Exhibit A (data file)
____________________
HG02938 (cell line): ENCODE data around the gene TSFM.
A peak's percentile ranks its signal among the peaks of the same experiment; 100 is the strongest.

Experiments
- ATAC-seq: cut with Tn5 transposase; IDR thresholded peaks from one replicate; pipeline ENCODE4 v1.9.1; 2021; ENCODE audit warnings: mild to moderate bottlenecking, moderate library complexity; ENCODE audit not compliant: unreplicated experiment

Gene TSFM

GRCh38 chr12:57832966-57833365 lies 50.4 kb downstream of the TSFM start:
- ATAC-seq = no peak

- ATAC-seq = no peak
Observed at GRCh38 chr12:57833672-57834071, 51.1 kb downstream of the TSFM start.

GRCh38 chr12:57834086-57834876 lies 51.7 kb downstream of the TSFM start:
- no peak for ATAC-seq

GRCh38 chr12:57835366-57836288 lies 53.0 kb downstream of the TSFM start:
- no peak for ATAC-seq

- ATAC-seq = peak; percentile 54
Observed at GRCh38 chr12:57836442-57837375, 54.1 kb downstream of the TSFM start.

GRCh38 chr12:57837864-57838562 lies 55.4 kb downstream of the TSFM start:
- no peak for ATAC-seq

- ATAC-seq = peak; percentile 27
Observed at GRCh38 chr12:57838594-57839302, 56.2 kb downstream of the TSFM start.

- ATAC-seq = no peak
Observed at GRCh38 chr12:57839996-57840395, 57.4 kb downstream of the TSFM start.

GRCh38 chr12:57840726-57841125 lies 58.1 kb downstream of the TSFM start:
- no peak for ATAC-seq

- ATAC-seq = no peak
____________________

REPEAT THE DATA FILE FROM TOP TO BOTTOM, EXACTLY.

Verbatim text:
HG02938 (cell line): ENCODE data around the gene TSFM.
A peak's percentile ranks its signal among the peaks of the same experiment; 100 is the strongest.

Experiments
- ATAC-seq: cut with Tn5 transposase; IDR thresholded peaks from one replicate; pipeline ENCODE4 v1.9.1; 2021; ENCODE audit warnings: mild to moderate bottlenecking, moderate library complexity; ENCODE audit not compliant: unreplicated experiment

Gene TSFM

GRCh38 chr12:57832966-57833365 lies 50.4 kb downstream of the TSFM start:
- ATAC-seq = no peak

- ATAC-seq = no peak
Observed at GRCh38 chr12:57833672-57834071, 51.1 kb downstream of the TSFM start.

GRCh38 chr12:57834086-57834876 lies 51.7 kb downstream of the TSFM start:
- no peak for ATAC-seq

GRCh38 chr12:57835366-57836288 lies 53.0 kb downstream of the TSFM start:
- no peak for ATAC-seq

- ATAC-seq = peak; percentile 54
Observed at GRCh38 chr12:57836442-57837375, 54.1 kb downstream of the TSFM start.

GRCh38 chr12:57837864-57838562 lies 55.4 kb downstream of the TSFM start:
- no peak for ATAC-seq

- ATAC-seq = peak; percentile 27
Observed at GRCh38 chr12:57838594-57839302, 56.2 kb downstream of the TSFM start.

- ATAC-seq = no peak
Observed at GRCh38 chr12:57839996-57840395, 57.4 kb downstream of the TSFM start.

GRCh38 chr12:57840726-57841125 lies 58.1 kb downstream of the TSFM start:
- no peak for ATAC-seq

- ATAC-seq = no peak